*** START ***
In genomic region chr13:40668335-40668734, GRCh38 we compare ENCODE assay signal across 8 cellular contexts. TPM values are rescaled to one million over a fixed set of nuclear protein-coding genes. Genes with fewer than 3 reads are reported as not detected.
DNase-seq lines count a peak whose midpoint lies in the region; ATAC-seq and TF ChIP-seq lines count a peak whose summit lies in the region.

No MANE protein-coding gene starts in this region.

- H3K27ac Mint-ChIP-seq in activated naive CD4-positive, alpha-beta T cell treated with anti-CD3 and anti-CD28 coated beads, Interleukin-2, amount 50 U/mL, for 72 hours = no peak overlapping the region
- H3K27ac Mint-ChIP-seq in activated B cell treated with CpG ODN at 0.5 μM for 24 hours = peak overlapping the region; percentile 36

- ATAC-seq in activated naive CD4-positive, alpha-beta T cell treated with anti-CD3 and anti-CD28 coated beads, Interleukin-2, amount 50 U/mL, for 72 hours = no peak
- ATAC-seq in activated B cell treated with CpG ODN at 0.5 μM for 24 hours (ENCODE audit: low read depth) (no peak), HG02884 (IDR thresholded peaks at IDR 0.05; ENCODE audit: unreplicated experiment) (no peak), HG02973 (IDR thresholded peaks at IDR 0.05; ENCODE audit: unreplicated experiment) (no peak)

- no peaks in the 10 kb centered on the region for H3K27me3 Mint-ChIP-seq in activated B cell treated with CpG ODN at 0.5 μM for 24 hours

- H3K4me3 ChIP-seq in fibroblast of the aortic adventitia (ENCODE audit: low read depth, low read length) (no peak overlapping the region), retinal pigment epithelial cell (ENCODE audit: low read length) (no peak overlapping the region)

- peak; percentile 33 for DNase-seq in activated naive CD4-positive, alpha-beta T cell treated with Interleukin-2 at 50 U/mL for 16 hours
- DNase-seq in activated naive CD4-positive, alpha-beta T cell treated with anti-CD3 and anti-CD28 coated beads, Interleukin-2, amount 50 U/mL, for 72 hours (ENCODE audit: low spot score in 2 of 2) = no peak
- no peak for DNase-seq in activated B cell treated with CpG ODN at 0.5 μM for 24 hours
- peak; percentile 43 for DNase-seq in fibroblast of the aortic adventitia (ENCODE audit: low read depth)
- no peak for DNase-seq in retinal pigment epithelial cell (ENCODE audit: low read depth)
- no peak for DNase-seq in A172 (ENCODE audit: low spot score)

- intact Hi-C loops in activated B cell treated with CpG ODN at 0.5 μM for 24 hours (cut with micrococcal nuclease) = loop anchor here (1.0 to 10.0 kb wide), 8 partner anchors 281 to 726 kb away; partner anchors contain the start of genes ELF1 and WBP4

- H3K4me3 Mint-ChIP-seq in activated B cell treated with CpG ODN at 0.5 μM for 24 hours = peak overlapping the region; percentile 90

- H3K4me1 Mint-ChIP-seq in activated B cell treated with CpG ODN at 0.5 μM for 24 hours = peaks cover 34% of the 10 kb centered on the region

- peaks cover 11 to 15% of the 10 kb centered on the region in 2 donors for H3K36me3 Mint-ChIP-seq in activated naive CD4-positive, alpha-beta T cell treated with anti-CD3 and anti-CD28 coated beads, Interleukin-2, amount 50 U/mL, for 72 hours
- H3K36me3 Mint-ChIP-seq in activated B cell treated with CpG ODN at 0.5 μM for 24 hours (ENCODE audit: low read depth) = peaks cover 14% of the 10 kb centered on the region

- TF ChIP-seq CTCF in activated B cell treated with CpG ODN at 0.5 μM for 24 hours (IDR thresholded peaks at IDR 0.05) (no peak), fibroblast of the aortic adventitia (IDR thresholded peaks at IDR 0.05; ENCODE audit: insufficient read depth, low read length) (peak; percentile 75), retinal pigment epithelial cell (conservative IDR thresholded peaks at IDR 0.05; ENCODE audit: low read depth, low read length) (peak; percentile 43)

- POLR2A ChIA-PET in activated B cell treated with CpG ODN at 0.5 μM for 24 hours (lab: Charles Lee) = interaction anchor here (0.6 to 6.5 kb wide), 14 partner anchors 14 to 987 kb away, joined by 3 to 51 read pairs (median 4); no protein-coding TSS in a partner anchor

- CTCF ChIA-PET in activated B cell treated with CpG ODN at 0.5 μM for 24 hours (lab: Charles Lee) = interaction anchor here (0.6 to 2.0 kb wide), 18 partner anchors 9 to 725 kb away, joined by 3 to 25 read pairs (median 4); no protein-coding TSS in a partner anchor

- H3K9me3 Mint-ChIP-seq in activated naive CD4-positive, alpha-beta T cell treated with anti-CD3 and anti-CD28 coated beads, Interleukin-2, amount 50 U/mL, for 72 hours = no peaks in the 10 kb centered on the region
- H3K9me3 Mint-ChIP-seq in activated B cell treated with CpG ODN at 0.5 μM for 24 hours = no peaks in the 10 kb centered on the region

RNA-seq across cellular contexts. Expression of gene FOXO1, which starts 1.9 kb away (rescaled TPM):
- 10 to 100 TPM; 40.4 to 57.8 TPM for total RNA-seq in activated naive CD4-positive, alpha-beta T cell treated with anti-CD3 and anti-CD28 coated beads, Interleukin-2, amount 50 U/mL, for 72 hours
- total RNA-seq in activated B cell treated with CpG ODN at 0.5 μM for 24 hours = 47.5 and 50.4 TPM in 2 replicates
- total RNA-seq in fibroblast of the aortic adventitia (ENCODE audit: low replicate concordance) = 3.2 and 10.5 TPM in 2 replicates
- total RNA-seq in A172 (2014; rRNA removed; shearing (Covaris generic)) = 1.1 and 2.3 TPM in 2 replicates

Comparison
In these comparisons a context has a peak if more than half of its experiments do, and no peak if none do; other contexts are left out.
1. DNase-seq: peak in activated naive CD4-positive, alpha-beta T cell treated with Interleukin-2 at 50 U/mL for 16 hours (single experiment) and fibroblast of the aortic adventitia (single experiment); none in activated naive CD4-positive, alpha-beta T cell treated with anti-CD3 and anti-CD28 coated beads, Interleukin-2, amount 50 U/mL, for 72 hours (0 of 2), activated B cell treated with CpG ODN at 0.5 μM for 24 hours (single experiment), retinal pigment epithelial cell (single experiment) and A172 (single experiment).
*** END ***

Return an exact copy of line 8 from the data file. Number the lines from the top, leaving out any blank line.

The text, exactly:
- no peaks in the 10 kb centered on the region for H3K27me3 Mint-ChIP-seq in activated B cell treated with CpG ODN at 0.5 μM for 24 hours